State economic policies have consequences

In recent years, BizTimes has published news stories about dozens of Illinois businesses that have moved across the border into Wisconsin.

Most of those companies have moved into Kenosha County. By any measure, the Badger State appears to be taking Illinois’ lunch money.

However, the relationship between Wisconsin and its western neighbor, Minnesota, appears to be a vastly different story. By virtually every measure, Minnesota is taking Wisconsin’s lunch money, according to a recent study by the LaCrosse Tribune, which lies right at the border.

First, a review. Wisconsin Gov. Scott Walker (a Republican) and Minnesota Gov. Mark Dayton (a Democrat) were both elected to office in 2010. They both inherited large state budget deficits.

Walker, who was facing a 9.2 percent unemployment rate and a $3.6 billion deficit, and the Republican Legislature passed massive spending cuts to public education and enacted the controversial Act 10 to require most public employees to pay more for their health care and pensions. Some tax credits for lower income residents were reduced. Business tax incentives were added, and taxes were cut nearly $2 billion through a combination of income and property tax reductions.

Dayton tackled a $5 billion deficit. Minnesota balanced its budget in part by borrowing against its commitment to education aid. After the 2012 elections, when Democrats took control of the Minnesota Legislature, taxes were raised on the wealthiest Minnesotans and tobacco taxes were increased.

Walker’s tax plan reduced the highest tax rate for the wealthiest Wisconsinites from 7.75 to 7.65 percent and brought slight relief to all income levels. Dayton’s plan created a higher rate of 9.85 percent for the top 2 percent of Minnesota’s wealthiest. Dayton’s plan increased tax credits for renters — the opposite of Wisconsin, where those tax credits were cut. Dayton also signed a $508 million tax cut in 2014, of which $232 million was aimed at the middle class and $232 million was earmarked for the elimination of some business taxes.

Minnesota increased its minimum wage to $9.50 per hour and has it indexed to increase with inflation. Walker opposes raising Wisconsin’s minimum wage.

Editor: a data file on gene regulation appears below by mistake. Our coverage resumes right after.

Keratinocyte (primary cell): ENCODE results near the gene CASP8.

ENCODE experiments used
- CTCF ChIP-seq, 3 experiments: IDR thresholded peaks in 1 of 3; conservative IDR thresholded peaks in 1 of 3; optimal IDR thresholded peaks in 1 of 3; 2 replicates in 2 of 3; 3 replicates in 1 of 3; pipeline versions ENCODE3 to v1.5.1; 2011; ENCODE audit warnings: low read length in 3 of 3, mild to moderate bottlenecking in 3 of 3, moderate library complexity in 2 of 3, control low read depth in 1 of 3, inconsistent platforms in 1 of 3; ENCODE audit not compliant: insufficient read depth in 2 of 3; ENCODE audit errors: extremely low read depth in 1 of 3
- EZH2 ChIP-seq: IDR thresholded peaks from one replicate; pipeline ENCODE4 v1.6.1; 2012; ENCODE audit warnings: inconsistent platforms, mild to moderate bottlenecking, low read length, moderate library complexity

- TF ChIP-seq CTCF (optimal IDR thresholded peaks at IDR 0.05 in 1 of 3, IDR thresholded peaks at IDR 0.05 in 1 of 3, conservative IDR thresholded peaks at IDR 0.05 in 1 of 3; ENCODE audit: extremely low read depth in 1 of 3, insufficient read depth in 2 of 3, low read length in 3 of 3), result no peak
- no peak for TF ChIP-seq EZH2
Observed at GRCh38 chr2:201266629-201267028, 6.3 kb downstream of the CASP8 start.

Minnesota accepted federal Medicaid money and created its own health care marketplace, reducing its number of uninsured residents. Wisconsin rejected federal money, instead tweaking coverage to put some 80,000 people into a federal exchange. That cost the state an estimated $206 million over the past two years and an estimated $460 million through 2020.

The results? Wisconsin ranks 32nd in the nation in job growth. Minnesota ranks 26th. Minnesota’s seasonally adjusted unemployment rate dipped to 3.7 percent. Wisconsin’s unemployment rate stands at 5.0 percent. The median household income in Minnesota is about $60,000. Wisconsin’s is just below $52,000.

While Wisconsin faces an estimated $2 billion state deficit and plans to slash the University of Wisconsin System’s annual budget by more than $300 million, Minnesota has a $1.2 billion state surplus.

The stark differences between the states continue. The Wisconsin Legislature recently sailed through a right-to-work law that will ban labor unions from compelling members to pay union dues. Members of the Wisconsin Contractors Coalition, a group of more than 350 companies, testified against the law.

Minnesota’s Job Growth and Energy Affordability Committee chairman, Rep. Pat Garofalo (R-Farmington) wasted little time and extended invitations to Wisconsin businesses offering assistance to relocate their headquarters to Minnesota.

Rep. Dean Knudson (R-Hudson) responded, “My colleagues and I will continue to do what is best for Wisconsin. We have full confidence that our record of lower taxes, less regulation, and an attractive business climate stands strong against Minnesota’s choice to tax and spend.”

Stay tuned.

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